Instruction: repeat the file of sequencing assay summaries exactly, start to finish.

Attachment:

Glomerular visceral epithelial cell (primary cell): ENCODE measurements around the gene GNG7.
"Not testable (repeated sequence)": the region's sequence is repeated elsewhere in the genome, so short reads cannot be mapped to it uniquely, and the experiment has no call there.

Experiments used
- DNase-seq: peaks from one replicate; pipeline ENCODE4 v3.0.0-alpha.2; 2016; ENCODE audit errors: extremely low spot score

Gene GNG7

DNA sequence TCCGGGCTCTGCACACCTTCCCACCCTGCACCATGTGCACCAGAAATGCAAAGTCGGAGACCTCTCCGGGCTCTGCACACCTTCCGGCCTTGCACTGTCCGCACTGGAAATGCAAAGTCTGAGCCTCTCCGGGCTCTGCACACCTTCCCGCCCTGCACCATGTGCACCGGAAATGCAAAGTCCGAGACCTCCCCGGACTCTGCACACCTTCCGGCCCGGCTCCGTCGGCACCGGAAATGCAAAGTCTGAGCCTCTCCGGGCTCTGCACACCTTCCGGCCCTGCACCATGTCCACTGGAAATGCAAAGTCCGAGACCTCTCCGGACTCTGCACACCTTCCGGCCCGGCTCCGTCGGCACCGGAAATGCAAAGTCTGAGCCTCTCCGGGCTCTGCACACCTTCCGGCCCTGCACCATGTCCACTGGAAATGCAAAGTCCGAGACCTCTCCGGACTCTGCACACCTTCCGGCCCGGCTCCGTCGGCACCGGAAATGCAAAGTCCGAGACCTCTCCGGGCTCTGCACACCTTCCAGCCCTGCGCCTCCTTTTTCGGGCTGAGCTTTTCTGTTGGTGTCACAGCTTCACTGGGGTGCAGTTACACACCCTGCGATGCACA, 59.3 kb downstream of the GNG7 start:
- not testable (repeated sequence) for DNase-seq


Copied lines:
Glomerular visceral epithelial cell (primary cell): ENCODE measurements around the gene GNG7.
"Not testable (repeated sequence)": the region's sequence is repeated elsewhere in the genome, so short reads cannot be mapped to it uniquely, and the experiment has no call there.

Experiments used
- DNase-seq: peaks from one replicate; pipeline ENCODE4 v3.0.0-alpha.2; 2016; ENCODE audit errors: extremely low spot score

Gene GNG7

DNA sequence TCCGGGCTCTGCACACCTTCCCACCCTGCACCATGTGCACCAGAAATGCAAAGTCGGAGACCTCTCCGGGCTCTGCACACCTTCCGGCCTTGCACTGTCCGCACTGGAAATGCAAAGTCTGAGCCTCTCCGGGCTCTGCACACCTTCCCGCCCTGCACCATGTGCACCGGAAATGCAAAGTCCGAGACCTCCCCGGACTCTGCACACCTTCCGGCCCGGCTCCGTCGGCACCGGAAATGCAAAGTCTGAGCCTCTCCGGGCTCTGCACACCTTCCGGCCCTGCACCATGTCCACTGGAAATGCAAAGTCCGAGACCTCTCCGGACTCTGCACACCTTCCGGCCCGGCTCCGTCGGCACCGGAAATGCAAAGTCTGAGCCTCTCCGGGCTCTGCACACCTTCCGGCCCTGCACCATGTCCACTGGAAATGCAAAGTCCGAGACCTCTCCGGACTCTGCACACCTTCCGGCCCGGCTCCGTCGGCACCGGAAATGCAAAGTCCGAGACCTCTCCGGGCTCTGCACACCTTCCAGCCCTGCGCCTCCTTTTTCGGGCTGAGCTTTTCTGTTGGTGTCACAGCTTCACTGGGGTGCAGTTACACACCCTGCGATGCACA, 59.3 kb downstream of the GNG7 start:
- not testable (repeated sequence) for DNase-seq